Ottawa to fund music, community projects as part of Canada 150
Canada's Federal Minister for Heritage Melanie Joly joins members of the Toronto Symphony Orchestra in Toronto on Monday, March 14 2016. (Chris Young / THE CANADIAN PRESS)
Published Monday, March 14, 2016 12:27PM EDT
The federal government announced it will fund two initiatives designed to help celebrate the 150th anniversary of Confederation in 2017.
Speaking in Toronto on Monday, Canadian Heritage Minister Melanie Joly said that the government will contribute $7.5 million towards a special music initiative that will see the Toronto Symphony Orchestra partner with other orchestras across the country. The TSO will also work with local musicians, composers, artists, and music industry partners to produce new music and highlight classics.
In addition to the TSO, Canadian philanthropist and former Research in Motion CEO Jim Balsillie and rapper Kardinal Offishall will also work on the project, which is meant to help foster the next generation of Canadian musical talent.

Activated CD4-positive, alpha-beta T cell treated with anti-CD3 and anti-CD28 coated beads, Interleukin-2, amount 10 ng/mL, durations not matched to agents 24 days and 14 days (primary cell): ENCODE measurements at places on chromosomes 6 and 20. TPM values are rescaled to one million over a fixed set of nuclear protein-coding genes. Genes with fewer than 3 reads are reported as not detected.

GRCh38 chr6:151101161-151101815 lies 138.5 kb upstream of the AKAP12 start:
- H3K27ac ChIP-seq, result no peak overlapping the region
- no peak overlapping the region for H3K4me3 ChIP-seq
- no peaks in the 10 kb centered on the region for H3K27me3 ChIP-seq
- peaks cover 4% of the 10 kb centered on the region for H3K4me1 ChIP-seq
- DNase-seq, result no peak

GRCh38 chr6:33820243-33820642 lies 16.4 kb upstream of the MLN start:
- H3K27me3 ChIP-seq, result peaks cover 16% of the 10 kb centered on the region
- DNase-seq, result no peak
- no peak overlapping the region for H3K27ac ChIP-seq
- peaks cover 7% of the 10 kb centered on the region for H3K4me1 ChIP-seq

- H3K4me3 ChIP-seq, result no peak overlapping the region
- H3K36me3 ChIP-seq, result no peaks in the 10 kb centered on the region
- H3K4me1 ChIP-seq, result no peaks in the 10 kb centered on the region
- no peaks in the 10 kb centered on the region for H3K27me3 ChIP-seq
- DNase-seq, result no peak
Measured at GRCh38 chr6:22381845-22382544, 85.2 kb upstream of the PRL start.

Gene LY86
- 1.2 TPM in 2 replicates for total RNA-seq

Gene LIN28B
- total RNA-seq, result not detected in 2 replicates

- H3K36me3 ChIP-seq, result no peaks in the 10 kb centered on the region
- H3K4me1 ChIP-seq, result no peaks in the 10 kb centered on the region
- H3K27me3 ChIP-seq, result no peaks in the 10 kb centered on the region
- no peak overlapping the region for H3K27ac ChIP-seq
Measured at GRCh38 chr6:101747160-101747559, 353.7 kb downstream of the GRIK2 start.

Joly said the government will also contribute $10 million to a fund which will supply micro-grants to various community projects across the country. The private sector and non-governmental organizations will also contribute to the Community Fund, Joly said.
The Canada 150 celebrations and projects are an opportunity to leave a lasting mark on future generations of Canadians, she said. They’re also meant to help engage youth, celebrate diversity, work towards reconciliation with the country's indigenous communities, and foster environmental stewardship, Joly said.
"In 2017, we want to celebrate and continue to build a welcoming country where everyone can reach their potential," she said, after participating in a special musical performance of Drake's song "Know Yourself" with TSO musicians and local music students.
Balsillie said the various Canada 150 projects will also contribute towards building a new innovative Canadian economy.
He recalled the sense of pride and identity he felt when he took part in the country's centennial anniversary celebrations in 1967, when he was still in primary school.
"It made me a nationalist before I even knew what the word meant," he joked, adding that he hopes the Canada 150 celebrations will do the same for the country's young people. "Let's be the generation that makes future generations proud."